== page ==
16. Tchaikovsky - Tchaikovsky Peter Ilyich Tchaikovsky...

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Unformatted text preview: Tchaikovsky Peter Ilyich Tchaikovsky Tchaikovsky, Peter Ilyich, 184093, Russian composer. He is a towering figure in Russian music and one of the most popular composers in history. The son of a mining inspector, Tchaikovsky studied music as a child. At 19 he became a government clerk and at 21 entered the St. Petersburg Conservatory, where he studied composition with Anton Rubinstein. He graduated in 1865 and taught theory and composition at Nicholas Rubinstein's Moscow Conservatory from 1865 to 1878. An annuity from his wealthy patroness, Mme von Meck (whom he never met though he corresponded with her for 14 years) made it possible for him to devote himself entirely to composition. Tchaikovsky wrote 11 operas, four concertos, six symphonies, a great number of songs and short piano pieces, three ballets, three string quartets, suites and symphonic poems, and numerous other works. His compositions sustained him throughout his continuous battle with his own nature. In 1877, Tchaikovsky made a disastrous marriage in order to defeat the torment of his homosexuality and to deny the spreading rumors of it. The failure of Tchaikovsky's marriage forced him to come to terms with his homosexuality. As he wrote to his brother Anatoly the following year: "Only now, especially after the incident of my marriage, have I finally begun to understand that there is nothing more fruitless than wanting to be other than what I am by nature." His work was again his consolation when Mme van Meck terminated her friendship and support without apparent reason. Tchaikovsky was opposed to the aims of the Russian nationalist composers and used Western European forms although his work instinctively reflects the Russian temperament. His orchestration is rich, and his music is melodious, intensely emotional, and often melancholy. The most successful of his compositions are his orchestral works, notably Romeo and Juliet (1869) the ballets Swan Lake (1877), Sleeping Beauty (1890), and The Nutcracker (1892). None of his operas, however, achieved the popularity of his symphonies, ballets, and concertos. Tchaikovsky toured as a conductor, performing his Marche solennelle at the opening concert in Carnegie Hall, New York City, in 1891. A few days after he conducted the premire of his Sixth Symphony, or Symphonie pathtique, he died, reportedly of cholera. Some experts believe that the cause was really suicide, possibly precipitated by the threatened revelation of a homosexual relationship. ...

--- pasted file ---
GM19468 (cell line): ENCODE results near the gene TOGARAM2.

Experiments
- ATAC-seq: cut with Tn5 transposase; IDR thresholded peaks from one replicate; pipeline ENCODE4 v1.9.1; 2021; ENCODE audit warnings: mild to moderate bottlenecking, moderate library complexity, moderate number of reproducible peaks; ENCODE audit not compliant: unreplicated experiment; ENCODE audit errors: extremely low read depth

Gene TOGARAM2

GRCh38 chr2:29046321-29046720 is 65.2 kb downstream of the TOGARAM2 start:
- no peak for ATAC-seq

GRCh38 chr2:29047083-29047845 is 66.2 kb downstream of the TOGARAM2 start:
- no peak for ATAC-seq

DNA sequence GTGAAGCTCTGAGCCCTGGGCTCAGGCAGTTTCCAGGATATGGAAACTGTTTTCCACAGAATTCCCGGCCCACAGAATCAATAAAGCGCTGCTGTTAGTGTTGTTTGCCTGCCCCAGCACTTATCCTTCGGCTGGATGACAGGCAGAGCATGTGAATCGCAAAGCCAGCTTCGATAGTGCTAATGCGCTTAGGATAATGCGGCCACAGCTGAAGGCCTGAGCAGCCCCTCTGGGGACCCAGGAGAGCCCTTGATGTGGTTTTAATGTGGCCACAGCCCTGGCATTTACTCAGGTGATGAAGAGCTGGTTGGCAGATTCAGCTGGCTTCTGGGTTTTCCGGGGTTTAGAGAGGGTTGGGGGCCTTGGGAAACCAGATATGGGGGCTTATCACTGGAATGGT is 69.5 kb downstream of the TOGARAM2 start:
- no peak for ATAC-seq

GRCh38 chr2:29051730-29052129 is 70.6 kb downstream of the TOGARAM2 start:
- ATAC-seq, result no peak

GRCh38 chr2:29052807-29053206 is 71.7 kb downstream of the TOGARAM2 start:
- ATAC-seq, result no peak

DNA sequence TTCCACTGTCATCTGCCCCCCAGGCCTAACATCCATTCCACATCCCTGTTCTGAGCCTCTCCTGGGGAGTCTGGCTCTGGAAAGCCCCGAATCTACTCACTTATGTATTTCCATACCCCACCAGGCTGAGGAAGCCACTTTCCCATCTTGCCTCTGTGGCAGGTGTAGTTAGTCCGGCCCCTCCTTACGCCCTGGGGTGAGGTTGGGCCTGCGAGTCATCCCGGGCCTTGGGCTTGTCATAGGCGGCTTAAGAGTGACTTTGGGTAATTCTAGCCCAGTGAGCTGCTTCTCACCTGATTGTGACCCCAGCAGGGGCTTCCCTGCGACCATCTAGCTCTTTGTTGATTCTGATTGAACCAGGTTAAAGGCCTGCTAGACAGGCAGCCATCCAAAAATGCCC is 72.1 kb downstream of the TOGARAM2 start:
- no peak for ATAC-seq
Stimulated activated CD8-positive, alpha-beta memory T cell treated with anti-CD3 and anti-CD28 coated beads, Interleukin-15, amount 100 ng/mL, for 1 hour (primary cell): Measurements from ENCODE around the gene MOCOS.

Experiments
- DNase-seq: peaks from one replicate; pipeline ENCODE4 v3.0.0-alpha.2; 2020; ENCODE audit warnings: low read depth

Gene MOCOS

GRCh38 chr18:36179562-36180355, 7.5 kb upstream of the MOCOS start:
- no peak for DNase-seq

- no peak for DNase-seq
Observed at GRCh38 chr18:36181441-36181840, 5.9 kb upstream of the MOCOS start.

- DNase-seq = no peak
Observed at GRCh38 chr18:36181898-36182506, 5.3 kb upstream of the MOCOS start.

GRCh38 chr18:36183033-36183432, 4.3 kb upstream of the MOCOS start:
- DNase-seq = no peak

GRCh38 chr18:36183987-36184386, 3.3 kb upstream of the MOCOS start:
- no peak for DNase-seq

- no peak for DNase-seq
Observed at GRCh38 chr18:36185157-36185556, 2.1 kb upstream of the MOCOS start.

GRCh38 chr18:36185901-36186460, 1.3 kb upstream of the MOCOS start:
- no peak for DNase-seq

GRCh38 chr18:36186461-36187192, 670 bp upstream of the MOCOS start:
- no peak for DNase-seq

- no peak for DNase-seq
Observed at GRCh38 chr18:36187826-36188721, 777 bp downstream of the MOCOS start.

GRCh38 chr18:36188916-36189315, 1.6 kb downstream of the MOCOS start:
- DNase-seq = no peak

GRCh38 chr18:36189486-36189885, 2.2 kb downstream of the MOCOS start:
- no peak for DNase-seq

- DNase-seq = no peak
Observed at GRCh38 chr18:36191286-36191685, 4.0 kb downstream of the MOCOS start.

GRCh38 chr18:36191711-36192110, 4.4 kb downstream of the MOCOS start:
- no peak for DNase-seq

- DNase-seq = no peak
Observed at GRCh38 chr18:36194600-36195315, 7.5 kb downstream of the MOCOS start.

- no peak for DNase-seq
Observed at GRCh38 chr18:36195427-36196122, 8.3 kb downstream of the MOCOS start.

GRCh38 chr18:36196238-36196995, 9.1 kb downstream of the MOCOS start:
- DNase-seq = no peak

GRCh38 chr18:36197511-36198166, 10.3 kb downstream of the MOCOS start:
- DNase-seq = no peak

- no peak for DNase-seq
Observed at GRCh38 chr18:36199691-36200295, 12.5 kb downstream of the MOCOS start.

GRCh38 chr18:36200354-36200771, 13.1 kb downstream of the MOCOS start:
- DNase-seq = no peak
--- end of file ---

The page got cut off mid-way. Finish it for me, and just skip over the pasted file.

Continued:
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This note was uploaded on 08/26/2009 for the course MUS 111 taught by Professor Staff during the Fall '07 term at Southern Illinois University Edwardsville.

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